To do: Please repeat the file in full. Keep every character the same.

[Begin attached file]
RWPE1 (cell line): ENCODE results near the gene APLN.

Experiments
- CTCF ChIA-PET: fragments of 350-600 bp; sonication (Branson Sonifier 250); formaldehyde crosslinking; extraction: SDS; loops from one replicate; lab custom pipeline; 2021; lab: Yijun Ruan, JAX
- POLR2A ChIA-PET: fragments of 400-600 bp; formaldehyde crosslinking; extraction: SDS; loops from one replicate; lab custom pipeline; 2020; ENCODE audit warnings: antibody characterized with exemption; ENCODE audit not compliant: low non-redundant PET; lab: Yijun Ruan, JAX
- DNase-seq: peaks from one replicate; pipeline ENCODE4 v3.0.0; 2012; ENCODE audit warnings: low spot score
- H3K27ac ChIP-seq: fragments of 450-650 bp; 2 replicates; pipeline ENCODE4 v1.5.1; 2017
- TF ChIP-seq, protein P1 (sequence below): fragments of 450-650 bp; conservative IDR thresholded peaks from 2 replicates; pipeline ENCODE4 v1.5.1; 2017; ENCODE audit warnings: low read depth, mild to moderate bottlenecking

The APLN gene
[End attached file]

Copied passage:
RWPE1 (cell line): ENCODE results near the gene APLN.

Experiments
- CTCF ChIA-PET: fragments of 350-600 bp; sonication (Branson Sonifier 250); formaldehyde crosslinking; extraction: SDS; loops from one replicate; lab custom pipeline; 2021; lab: Yijun Ruan, JAX
- POLR2A ChIA-PET: fragments of 400-600 bp; formaldehyde crosslinking; extraction: SDS; loops from one replicate; lab custom pipeline; 2020; ENCODE audit warnings: antibody characterized with exemption; ENCODE audit not compliant: low non-redundant PET; lab: Yijun Ruan, JAX
- DNase-seq: peaks from one replicate; pipeline ENCODE4 v3.0.0; 2012; ENCODE audit warnings: low spot score
- H3K27ac ChIP-seq: fragments of 450-650 bp; 2 replicates; pipeline ENCODE4 v1.5.1; 2017
- TF ChIP-seq, protein P1 (sequence below): fragments of 450-650 bp; conservative IDR thresholded peaks from 2 replicates; pipeline ENCODE4 v1.5.1; 2017; ENCODE audit warnings: low read depth, mild to moderate bottlenecking

The APLN gene